ANCAP safety ratings are published using a rating system of 1 to 5 stars. These star ratings indicate the level of safety a car provides for occupants and pedestrians in the event of a crash, as well as its ability - through technology - to avoid a crash. ANCAP safety ratings are determined based on a series of internationally recognised, independent crash tests and safety assessments.
All new cars sold in Australia are required to display a Fuel Consumption Label on the front windscreen. This includes all passenger cars, four wheel drives and light commercial cars up to 3.5 tonnes gross car mass. The label indicates the car's fuel consumption in litres of fuel per 100 kilometres (L/100km) and its emissions of carbon dioxide (CO2) in grams per kilometre (g/km). The results are based on a standard test procedure so consumers can reliably compare the performance of different models under the same test conditions.
The recommended most suitable fuel specific to each car produced, is determined and clearly stated upon release to market of that specific car variant by the manufacturer of that particular car/engine.
The Green Vehicle Guide helps you by rating new Australian cars based on greenhouse and air pollution emissions. The rating is calculated using data provided by manufacturers from testing the car against Australian standards. By choosing a greener car, you can make a real difference.
This rating reflects car tailpipe emissions of carbon dioxide (CO2), the most prevalent greenhouse gas (GHG). CO2 emissions typically constitute 99% of the tailpipe emissions of greenhouse gases. * Cars that score a 10 are the cleanest . * Even though this rating only addresses what comes out of the tailpipe, it is important to note that the production of the fuel used to power your car can also generate CO2.
On the Green Vehicle Guide, cars which have a higher Air Pollution Rating produce lower levels of harmful pollutants. The Air Pollution Rating is based on the level of air pollutant emissions allowable under the standard to which the particular car has been successfully tested. Under Australia's emission standards, cars fuelled by petrol, liquefied petroleum gas (LPG) or natural gas (NG) are required to meet limits for the emission of carbon monoxide (CO), hydrocarbons (HC) and oxides of nitrogen (NOx). In addition to these pollutants, diesel cars must also meet a limit for the emission of particulate matter (PM).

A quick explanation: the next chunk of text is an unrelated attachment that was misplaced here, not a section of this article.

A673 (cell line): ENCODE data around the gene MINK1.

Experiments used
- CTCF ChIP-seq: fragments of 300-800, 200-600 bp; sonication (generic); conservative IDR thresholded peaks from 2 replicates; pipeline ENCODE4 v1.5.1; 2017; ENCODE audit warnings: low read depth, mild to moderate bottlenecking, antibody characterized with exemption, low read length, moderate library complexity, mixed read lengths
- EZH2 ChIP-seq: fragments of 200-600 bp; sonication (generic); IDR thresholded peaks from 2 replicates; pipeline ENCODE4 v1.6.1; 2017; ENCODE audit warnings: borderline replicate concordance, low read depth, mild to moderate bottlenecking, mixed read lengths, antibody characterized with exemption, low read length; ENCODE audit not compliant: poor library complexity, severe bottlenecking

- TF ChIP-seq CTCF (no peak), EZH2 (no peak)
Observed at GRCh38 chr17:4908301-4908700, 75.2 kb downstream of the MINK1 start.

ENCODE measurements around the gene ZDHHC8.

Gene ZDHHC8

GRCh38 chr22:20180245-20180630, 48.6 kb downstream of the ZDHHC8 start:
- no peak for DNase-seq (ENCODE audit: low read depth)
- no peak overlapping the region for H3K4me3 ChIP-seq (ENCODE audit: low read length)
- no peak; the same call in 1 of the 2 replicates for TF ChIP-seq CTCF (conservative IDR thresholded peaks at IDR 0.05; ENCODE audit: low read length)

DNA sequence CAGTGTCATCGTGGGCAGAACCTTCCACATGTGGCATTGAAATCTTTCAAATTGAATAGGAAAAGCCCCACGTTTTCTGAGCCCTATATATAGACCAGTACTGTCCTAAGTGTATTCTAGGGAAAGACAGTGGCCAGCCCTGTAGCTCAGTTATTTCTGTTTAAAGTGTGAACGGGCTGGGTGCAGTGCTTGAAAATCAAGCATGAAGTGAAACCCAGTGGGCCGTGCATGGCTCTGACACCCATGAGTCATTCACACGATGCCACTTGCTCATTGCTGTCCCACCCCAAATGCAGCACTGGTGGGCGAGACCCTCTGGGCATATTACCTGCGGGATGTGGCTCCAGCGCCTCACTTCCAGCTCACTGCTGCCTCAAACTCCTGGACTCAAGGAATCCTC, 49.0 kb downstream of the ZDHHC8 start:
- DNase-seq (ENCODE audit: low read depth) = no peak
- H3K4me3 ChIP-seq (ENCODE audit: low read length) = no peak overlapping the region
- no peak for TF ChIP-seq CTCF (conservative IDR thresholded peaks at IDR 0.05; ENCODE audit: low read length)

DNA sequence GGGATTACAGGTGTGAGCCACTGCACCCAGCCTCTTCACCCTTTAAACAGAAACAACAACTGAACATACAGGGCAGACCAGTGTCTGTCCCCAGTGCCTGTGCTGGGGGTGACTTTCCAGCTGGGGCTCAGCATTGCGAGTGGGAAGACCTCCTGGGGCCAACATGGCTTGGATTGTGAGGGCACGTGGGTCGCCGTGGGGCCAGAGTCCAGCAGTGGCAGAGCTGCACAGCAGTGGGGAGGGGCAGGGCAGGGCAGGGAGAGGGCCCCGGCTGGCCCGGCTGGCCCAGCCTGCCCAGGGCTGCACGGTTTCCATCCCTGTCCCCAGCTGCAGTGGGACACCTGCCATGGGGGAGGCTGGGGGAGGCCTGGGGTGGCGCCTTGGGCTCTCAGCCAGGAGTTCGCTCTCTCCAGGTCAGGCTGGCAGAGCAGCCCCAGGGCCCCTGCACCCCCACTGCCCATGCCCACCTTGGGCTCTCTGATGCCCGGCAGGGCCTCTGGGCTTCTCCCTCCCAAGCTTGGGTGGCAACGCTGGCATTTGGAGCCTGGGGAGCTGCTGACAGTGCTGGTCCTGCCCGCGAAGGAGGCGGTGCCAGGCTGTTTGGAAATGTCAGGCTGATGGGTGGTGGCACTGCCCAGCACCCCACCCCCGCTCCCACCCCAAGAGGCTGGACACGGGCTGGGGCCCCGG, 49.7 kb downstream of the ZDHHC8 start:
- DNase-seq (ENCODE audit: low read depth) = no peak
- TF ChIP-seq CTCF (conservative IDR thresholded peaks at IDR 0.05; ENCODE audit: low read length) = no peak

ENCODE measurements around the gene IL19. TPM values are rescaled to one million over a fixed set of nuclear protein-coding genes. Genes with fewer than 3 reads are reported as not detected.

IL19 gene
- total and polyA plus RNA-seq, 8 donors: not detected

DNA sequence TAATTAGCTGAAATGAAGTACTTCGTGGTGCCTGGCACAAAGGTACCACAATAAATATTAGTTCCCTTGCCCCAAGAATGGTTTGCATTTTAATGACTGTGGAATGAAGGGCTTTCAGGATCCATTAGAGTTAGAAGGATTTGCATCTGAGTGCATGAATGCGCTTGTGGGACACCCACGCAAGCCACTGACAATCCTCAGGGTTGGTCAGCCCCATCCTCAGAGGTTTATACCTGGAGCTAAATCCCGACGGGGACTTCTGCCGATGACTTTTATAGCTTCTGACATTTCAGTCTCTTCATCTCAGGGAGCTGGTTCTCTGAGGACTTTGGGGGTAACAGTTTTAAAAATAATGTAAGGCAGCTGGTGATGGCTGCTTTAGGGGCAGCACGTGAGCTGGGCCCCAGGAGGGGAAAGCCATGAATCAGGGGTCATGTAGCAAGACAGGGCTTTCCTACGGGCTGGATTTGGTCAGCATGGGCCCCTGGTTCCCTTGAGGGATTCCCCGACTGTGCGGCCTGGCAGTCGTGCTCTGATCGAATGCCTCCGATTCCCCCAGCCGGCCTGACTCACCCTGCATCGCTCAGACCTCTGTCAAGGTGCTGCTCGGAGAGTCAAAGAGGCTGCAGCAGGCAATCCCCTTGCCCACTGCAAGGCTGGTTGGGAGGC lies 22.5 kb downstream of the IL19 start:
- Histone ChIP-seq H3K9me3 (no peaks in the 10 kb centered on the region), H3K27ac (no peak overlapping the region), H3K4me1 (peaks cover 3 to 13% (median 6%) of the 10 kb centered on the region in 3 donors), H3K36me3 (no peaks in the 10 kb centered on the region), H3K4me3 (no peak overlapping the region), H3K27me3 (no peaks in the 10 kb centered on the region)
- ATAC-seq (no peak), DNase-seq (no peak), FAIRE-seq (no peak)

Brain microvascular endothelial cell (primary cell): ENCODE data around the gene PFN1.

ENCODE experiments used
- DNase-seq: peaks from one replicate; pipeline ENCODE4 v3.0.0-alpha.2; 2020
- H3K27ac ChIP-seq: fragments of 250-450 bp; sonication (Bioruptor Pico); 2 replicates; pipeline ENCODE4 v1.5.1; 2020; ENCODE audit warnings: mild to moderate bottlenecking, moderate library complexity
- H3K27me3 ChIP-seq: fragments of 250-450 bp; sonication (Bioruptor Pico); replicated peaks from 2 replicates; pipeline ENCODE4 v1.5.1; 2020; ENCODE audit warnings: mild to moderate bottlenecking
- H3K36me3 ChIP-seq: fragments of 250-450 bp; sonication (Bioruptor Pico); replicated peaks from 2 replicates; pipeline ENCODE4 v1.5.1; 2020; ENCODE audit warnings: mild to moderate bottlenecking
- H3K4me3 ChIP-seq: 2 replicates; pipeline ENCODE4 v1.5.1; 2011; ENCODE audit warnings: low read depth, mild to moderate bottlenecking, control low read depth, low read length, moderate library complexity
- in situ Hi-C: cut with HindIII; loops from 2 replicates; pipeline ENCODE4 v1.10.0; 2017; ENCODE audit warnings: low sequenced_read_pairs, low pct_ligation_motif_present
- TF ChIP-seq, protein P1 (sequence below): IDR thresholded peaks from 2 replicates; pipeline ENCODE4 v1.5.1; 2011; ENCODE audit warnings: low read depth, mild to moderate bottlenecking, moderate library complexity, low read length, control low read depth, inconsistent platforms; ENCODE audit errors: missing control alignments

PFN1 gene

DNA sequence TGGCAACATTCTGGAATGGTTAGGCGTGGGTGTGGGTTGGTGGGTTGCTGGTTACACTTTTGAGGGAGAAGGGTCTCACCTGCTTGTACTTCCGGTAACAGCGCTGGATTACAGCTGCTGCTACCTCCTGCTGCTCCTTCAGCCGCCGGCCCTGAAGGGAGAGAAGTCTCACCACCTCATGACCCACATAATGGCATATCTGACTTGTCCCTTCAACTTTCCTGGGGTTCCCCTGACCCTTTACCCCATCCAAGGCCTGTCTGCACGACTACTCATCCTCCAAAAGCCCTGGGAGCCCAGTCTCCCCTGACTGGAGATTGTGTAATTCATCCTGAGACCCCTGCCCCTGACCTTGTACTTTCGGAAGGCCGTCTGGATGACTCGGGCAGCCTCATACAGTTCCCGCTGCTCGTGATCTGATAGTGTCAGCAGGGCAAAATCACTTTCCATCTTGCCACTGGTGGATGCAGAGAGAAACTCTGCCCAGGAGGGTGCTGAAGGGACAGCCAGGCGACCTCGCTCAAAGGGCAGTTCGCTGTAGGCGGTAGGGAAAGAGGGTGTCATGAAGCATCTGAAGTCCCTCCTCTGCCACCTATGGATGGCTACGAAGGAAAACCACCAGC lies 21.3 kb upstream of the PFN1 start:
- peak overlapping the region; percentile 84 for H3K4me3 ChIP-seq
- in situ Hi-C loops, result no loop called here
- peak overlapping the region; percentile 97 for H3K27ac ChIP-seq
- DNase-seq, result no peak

It's widely believed that CO2 is the main greenhouse gas contributing to climate change. Fuel combustion in the engine of your car emits this gas. And the amount of gas emitted is directly related to the amount of fuel used. So the more fuel-efficient your car is, the less CO2 it will produce. A car's CO2 ranking is obtained from its fuel economy ranking. This ranking is then converted to take into account the type of fuel that the car uses, e.g. petrol (including the octane rating), diesel, LPG etc. The more stars a car has for CO2 emissions, the more environmentally friendly it is. Generally a car that runs on petrol will have the same star rating for CO2 emissions as it does for fuel economy.
A drive away price refers to an indicative price that includes all government and dealer costs. These may include dealer delivery for new cars, stamp duty, factory and dealer fitted accessories. Insurance costs are not generally included in this pricing. Drive away pricing should always be discussed with your Licensed Motor Dealer to clarify what is included.
A price designated as Excludes Government Charges (EGC) or Non Drive Away Pricing, may not include government costs such as stamp duty. This price generally includes the cost of the car, GST, options, accessories and dealer delivery for new cars. EGC / Non Drive Away Pricing should always be discussed with your Licensed Motor Dealer to clarify what is included.
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